Foam rolling is the inexpensive fitness must-do that is the single best way to prevent injury and optimise your training results.
Foam rolling is a form of self-myofascial (outer layer muscle) release that involves applying pressure to specific parts of your body. It can be used as tissue prep before your workout or after a workout for tissue recovery to prevent soreness.
How foam rolling works:
Using the foam roller to apply pressure on sore areas helps break up adhesions (muscle tears or tightness) and restore muscle function and healthy blood flow.
So you think you can foam roll? Here’s what to do:
- Move Slowly
If there is a definite trigger point, sustain pressure on the tender area for 15-30 seconds. This should assist in rehydration and releasing the knot. Fast rolling is relatively ineffective and could result in unnecessary muscle tension and bruising. Remember, you’re working on a thick, fibrous web of tissue, so a quick pass over with the roller won’t fix anything.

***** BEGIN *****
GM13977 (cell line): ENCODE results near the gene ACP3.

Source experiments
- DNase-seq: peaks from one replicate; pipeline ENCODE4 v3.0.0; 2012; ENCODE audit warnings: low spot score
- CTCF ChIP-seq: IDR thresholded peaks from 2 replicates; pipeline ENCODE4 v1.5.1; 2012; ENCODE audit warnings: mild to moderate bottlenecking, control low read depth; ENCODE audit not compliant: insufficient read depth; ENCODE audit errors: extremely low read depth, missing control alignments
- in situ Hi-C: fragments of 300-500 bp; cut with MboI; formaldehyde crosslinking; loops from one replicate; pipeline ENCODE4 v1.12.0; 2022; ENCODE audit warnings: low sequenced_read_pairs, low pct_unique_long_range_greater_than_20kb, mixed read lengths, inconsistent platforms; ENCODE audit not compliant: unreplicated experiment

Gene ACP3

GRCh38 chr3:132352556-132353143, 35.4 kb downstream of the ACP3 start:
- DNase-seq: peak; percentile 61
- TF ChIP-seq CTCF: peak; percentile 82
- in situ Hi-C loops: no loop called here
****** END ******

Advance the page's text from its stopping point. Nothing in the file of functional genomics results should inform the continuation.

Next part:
- Get Specific
Spend time on areas that need it. Target specific areas that will help you with certain movements. Don’t be afraid to explore new areas (e.g. your lats, inner thigh, the sole of your foot); I guarantee you’ll find new, tighter spots to work on.
- Avoid Excessive Rolling on Injured Area
Constantly working over an injured area can end up creating more inflammation and tension. Instead, foam roll away from the injured area to the connecting tissues and attachment areas.
If you don’t have a foam roller, you could use a tennis ball or even your own hands.
Once this area is rid of all the old blood that was unable to move freely, new blood is then able to move into the area and create better movement and better muscle recruitment.
By Sonia McGlynn, Personal Trainer @ Orangetheory Fitness, Bondi Junction